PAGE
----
Please join us for a conversation with United Nations World Food Programme Executive Director David Beasley, who will discuss "Challenges of 21st Century Humanitarian Response." The conversation will be moderated by his predecessor at the agency, Ertharin Cousin, a visiting fellow at the Center on Food Security and the Environment.
As Executive Director of the World Foods Programme (WFP), Mr. Beasley serves at the level of Under-Secretary-General of the United Nations and is a member of the organization's Senior Management Group under the leadership of Secretary-General António Guterres. At WFP, he is putting to use four decades of leadership and communications skills to mobilize more financial support and public awareness for the global fight against hunger. Under his leadership, WFP kept four countries from slipping into famine in 2017 and is moving beyond emergency food assistance, to advance longer term development that brings peace and stability to troubled regions. Before coming to WFP in April 2017, Beasley spent a decade working with high-profile leaders and on-the-ground programme managers in more than 100 countries, directing projects designed to foster peace, reconciliation and economic progress.
David Beasley was elected at the age of 21 to the South Carolina House of Representatives (1979-1992) and as Governor of South Carolina (1995-1999), one of the youngest in the state’s history. He received a Profile in Courage Award in 2003 from the John F. Kennedy Library Foundation and is a 1999 Fellow of the Institute of Politics at Harvard University’s Kennedy School of Government. Born in 1957, he attended Clemson University and holds a B.A. from the University of South Carolina, as well as a J.D. from the University of South Carolina School of Law.
The Conversation with David Beasley is co-sponsored by Stanford’s Freeman Spogli Institute for International Studies; the Center on Food Security and the Environment and the Annenberg Foundation Trust at Sunnylands.
The lecture will be held at the David and Joan Traitel Building, 435 Lasuen Mall, Stanford University. For more information about the event, contact Sonal Singh at email@example.com.
About the Wesson Lecture
The Wesson Lectureship was established at Stanford by the Freeman Spogli Institute for International Studies in 1988. It provides support for a public address at the university by a prominent scholar or practicing professional in the field of international relations. The series is made possible by a gift from the late Robert G. Wesson, a scholar of international affairs, prolific author, and senior research fellow at the Hoover Institution.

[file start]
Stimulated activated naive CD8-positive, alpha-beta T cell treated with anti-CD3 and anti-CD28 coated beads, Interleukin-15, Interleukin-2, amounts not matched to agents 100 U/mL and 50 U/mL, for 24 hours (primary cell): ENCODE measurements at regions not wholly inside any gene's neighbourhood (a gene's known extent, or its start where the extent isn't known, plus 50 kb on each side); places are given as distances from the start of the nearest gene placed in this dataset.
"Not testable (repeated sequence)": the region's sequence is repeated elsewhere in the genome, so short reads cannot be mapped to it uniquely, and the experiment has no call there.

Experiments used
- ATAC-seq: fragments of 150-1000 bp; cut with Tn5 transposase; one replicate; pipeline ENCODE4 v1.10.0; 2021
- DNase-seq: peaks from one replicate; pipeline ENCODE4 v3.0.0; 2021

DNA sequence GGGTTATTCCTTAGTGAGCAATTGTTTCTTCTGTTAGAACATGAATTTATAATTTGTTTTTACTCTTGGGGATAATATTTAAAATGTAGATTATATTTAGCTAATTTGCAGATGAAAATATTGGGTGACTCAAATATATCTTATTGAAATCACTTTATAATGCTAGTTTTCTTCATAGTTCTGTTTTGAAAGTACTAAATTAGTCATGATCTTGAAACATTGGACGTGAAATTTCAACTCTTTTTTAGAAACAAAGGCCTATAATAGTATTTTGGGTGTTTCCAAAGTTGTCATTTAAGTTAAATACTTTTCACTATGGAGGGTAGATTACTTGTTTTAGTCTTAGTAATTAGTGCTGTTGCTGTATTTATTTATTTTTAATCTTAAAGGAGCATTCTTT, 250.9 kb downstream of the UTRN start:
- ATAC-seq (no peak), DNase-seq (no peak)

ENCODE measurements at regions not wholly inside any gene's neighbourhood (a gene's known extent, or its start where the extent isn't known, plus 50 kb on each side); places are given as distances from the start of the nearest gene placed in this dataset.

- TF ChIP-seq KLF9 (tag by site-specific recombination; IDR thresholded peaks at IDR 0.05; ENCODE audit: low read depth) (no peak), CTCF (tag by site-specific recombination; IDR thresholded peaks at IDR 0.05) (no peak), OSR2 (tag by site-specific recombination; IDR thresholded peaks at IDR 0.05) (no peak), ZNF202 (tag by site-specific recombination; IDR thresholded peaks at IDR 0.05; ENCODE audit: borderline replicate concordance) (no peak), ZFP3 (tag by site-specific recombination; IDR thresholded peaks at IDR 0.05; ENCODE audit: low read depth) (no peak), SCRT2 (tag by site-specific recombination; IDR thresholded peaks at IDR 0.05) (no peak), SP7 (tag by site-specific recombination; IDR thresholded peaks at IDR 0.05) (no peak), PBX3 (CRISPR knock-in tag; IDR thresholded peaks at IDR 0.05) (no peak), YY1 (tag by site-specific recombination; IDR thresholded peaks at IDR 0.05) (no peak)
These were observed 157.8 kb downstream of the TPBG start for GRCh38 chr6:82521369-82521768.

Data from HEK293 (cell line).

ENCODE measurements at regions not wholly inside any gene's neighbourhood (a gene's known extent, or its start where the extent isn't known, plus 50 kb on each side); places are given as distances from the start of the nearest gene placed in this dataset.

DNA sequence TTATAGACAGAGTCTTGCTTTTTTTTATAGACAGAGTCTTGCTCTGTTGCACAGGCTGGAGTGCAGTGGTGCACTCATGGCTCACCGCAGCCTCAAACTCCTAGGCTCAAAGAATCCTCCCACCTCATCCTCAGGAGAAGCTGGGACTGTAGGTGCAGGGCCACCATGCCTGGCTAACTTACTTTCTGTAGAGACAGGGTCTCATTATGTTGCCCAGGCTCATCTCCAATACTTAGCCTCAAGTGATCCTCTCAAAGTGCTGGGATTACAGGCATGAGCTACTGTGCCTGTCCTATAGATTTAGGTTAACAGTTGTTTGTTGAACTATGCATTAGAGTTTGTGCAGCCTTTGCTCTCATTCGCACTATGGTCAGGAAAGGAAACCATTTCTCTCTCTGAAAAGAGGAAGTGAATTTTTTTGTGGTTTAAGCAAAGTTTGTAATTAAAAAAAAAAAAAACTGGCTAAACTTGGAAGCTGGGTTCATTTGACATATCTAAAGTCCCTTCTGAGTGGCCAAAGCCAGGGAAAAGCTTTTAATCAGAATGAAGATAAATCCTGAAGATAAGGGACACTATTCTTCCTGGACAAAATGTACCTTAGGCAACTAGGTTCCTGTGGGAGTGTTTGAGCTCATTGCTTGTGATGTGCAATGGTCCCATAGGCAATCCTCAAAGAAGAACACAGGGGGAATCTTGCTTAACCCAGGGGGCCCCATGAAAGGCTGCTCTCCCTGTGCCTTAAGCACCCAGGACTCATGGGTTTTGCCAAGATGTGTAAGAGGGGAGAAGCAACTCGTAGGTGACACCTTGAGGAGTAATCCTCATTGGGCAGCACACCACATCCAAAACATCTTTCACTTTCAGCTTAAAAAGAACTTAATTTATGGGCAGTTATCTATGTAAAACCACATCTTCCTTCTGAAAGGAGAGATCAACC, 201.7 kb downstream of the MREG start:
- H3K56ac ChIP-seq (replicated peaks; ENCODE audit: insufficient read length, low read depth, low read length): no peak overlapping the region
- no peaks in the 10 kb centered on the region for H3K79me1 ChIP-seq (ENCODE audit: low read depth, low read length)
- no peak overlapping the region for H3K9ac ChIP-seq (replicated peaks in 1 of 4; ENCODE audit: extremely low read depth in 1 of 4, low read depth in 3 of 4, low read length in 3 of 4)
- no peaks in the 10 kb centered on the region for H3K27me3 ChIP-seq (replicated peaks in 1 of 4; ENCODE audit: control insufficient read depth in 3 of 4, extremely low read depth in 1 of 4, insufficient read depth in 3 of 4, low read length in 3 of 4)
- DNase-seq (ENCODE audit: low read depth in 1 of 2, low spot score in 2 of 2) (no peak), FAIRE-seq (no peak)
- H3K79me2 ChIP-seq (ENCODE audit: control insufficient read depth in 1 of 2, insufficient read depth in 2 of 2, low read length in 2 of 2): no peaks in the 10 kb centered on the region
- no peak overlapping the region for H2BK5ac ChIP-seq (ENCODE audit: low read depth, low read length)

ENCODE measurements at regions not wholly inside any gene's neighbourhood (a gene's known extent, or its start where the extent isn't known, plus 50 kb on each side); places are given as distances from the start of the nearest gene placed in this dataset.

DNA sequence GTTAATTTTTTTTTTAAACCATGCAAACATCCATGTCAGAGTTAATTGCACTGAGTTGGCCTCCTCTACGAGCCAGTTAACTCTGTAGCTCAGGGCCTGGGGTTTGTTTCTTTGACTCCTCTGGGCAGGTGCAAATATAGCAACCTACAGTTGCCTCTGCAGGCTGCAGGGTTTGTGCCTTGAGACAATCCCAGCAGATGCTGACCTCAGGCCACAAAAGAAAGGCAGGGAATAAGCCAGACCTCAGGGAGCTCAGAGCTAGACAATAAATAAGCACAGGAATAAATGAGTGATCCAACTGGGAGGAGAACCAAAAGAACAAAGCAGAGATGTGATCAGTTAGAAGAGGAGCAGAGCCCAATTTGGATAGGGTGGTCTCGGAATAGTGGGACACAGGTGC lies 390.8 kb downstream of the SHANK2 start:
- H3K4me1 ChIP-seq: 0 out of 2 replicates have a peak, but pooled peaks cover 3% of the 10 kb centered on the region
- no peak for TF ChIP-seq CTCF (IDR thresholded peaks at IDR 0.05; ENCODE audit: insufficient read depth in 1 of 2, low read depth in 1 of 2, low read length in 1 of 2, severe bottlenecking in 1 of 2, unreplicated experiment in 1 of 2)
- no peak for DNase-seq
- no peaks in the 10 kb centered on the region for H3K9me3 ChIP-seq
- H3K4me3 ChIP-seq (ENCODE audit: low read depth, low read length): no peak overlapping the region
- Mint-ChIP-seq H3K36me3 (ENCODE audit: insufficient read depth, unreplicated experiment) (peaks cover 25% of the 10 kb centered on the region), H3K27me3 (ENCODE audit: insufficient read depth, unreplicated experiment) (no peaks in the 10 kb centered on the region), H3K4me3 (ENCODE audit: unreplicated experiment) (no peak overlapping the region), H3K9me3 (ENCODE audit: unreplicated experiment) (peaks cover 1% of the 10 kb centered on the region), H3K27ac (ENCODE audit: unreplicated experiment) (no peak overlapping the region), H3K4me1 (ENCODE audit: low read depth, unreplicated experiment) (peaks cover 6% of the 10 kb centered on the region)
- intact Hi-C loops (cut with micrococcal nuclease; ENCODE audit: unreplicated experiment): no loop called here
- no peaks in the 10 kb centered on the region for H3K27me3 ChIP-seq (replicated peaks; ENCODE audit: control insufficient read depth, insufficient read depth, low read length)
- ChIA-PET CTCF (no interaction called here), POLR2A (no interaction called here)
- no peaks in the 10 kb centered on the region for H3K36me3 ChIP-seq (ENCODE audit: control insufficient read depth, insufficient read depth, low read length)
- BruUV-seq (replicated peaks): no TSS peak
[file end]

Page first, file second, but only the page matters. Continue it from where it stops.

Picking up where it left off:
Not many people go into farming to get rich. Low commodity prices, high operational costs and limited profit opportunities cloud the outlook. William Wrigley Professor and FSE Founding Director ROSAMOND NAYLOR gave a keynote presentation on the path toward a more profitable future at an agricultural symposium hosted by the Federal Reserve Bank of Kansas City. See slides from Naylor’s presentation here.
Rob Jordan, Stanford Woods Institute for the Environment
Widespread cultivation of oil palm trees has been both an economic boon and an environmental disaster for tropical developing-world countries. New research points to a more sustainable path forward through engagement with small-scale producers.
Nearly ubiquitous in products ranging from cookies to cosmetics, palm oil represents a bedeviling double-edged sword. Widespread cultivation of oil palm trees has been both an economic boon and an environmental disaster for tropical developing-world countries, contributing to large-scale habitat loss, among other impacts. New Stanford-led research points the way to a middle ground of sustainable development through engagement with an often overlooked segment of the supply chain (read related overview and research brief).
"The oil palm sector is working to achieve zero-deforestation supply chains in response to consumer-driven and regulatory pressures, but they won’t be successful until we find effective ways to include small-scale producers in sustainability strategies,” said Elsa Ordway, lead author of a Jan. 10 Nature Communications paper that examines the role of proliferating informal oil palm mills in African deforestation. Ordway, a postdoctoral fellow at The Harvard University Center for the Environment, did the research while a graduate student in Stanford’s School of Earth, Energy & Environmental Sciences.
An oil palm plantation in Cameroon (Image credit: Elsa Ordway)
Using remote sensing tools, Ordway and her colleagues mapped deforestation due to oil palm expansion in Southwest Cameroon, a top producing region in Africa’s third largest palm oil producing country (read about related Stanford research). Contrary to a widely publicized narrative of deforestation driven by industrial-scale expansion, the researchers found most oil palm expansion and associated deforestation occurred outside large, company-owned concessions, and that expansion and forest clearing by small-scale, non-industrial producers was more likely near low-yielding informal mills, scattered throughout the region. This is strong evidence that oil palm production gains in Cameroon are coming from extensification instead of intensification.